If the patient’s temperature is less than 35.5 degrees, the PACU nurse commences re-warming procedures as soon as possible, while also ensuring that adequate steps are taken to alleviate pain and that medication, IV therapy and all the care ordered, is given as per best practice standards.
“We must also inform the Coordinator of significant changes in the patient’s status and consult with the Anaesthetist and surgeon as required. All the PACU documentation has to be clear and include any changes, actions or outcomes. The PACU nurse determines patient readiness for discharge as per discharge criteria, before handing the patient over to the ward staff. The nurse is then available to recover another patient.”
Judit usually recovers around five or six patients in an eight hour shift, but this also depends on the patient’s acuity and complications during recovery. More unstable patients require one to one nursing care while paediatric patients usually require a second nurse. The latter are rare in a PACU environment, although nurses occasionally participate in paediatric patients’ recovery after angiography procedures done under sedation or general anaesthesia. Just some of the many other skills in a PACU nurse’s remit include electrocardiogram monitoring (management of arrhythmia); central venous pressure and intracranial monitoring; fluid balance management; blood or blood product transfusion; and arterial blood sampling to monitor a patient’s ongoing respiratory, cardiovascular and post-operative bleeding issues.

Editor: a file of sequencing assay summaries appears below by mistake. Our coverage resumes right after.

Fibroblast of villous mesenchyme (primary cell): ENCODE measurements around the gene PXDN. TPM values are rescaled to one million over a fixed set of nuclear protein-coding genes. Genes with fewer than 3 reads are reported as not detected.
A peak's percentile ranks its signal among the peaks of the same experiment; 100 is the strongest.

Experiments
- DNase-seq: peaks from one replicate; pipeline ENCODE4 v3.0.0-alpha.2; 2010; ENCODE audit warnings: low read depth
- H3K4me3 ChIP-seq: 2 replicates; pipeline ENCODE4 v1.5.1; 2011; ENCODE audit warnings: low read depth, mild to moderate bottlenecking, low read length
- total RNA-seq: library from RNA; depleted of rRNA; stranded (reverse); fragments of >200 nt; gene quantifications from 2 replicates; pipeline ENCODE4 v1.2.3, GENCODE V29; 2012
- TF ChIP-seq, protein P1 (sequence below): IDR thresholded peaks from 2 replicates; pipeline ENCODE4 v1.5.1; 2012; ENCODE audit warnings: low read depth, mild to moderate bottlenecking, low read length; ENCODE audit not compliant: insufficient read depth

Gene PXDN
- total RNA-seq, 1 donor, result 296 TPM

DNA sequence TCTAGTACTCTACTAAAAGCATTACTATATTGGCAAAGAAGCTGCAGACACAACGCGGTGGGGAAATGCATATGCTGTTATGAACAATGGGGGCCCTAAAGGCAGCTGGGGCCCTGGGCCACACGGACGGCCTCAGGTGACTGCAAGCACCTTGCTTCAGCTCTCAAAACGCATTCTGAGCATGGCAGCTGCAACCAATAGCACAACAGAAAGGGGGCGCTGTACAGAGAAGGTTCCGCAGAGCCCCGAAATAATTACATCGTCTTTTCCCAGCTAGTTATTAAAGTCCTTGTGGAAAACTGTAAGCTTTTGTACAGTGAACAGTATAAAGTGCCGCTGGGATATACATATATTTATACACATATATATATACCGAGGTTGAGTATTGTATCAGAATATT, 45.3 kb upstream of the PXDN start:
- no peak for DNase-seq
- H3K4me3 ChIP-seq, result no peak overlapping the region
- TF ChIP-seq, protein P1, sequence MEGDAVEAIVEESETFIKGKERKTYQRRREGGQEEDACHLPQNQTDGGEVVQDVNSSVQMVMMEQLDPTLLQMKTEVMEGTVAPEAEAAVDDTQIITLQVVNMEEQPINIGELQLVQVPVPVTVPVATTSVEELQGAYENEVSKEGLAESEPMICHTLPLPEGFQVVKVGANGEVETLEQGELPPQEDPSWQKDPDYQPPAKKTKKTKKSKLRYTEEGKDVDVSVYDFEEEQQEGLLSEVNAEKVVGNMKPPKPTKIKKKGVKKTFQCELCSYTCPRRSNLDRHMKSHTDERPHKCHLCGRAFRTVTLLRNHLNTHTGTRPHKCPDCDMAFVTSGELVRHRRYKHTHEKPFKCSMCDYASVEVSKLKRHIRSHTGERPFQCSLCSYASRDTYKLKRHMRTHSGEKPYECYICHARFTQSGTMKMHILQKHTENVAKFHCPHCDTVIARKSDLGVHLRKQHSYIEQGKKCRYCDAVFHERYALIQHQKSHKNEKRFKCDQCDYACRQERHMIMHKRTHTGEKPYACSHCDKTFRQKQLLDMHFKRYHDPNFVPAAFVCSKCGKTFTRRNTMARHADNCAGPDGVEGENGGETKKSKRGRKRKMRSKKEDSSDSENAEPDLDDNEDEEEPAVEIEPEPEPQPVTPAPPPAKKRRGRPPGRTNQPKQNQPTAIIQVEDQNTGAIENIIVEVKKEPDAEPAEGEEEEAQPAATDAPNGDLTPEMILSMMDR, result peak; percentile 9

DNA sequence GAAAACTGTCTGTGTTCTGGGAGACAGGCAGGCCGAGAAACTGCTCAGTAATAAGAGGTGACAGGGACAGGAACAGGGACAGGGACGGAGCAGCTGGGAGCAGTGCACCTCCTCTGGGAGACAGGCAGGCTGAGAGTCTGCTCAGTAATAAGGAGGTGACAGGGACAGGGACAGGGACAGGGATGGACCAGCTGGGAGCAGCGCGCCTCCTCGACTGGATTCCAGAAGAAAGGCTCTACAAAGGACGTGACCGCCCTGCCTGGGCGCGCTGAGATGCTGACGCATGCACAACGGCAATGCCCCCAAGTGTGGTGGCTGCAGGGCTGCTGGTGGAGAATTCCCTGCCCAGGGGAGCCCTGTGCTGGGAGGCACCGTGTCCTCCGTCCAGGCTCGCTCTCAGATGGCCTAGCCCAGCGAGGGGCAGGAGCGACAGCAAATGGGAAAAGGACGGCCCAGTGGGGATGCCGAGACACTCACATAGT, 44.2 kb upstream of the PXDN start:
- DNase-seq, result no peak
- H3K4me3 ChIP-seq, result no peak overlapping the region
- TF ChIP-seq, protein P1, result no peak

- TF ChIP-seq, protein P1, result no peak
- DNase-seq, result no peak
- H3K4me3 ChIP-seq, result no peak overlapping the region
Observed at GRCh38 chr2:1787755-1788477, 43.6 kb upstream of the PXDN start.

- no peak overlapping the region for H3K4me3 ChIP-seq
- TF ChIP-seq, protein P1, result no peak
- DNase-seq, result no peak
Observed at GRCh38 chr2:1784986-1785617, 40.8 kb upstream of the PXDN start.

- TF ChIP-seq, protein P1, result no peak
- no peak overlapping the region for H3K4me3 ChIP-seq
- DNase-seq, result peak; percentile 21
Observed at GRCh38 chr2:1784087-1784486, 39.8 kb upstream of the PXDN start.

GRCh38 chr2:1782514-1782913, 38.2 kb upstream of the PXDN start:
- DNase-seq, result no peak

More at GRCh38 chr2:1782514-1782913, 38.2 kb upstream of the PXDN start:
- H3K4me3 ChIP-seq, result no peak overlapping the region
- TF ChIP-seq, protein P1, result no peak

In a setting where missing a change in a patient´s condition could be life threatening, PACU nurses must also be able to think critically and efficiently and be able to identify the risk of complications for post-surgery patients. It goes without saying that the ability to stay calm under pressure and communicate effectively with the theatre and post-operative team are key prerequisites for the job. If there’s a downside it’s the pressure of dealing with rapidly changing situations, such as a patient whose condition is unstable or who encounters potentially life threatening issues. Thankfully, these are largely alleviated by a structured debriefing system.
“We have meetings every week, where we are able to talk with a dedicated recovery manager about any issues or challenges we may have encountered,” Judit confirms.
For her, any qualms are far outweighed by the upside of the job. “I love it,” she says simply. Having left her native Spain to work in the UK, she initially “fell into” PACU nursing when a hospital in Essex required recovery nurses. She hasn’t looked back.
Students searching for their niche in nursing are a regular fixture at Judit’s unit. They stay for two-week stints and find themselves challenged and rewarded. With numbers limited to one student in the unit at a time, they gain in-depth experience of the varied nature of the role. More often than not, they leave the unit well and truly “hooked.”
“One of the best aspects of working in PACU is that you really get to know your job deeply. A ward nurse will have many different patients with many different conditions to look after, and in those situations it’s quite hard to get to know your job properly. By contrast, working as a PACU nurse provides a great deal of confidence in and satisfaction with your work.”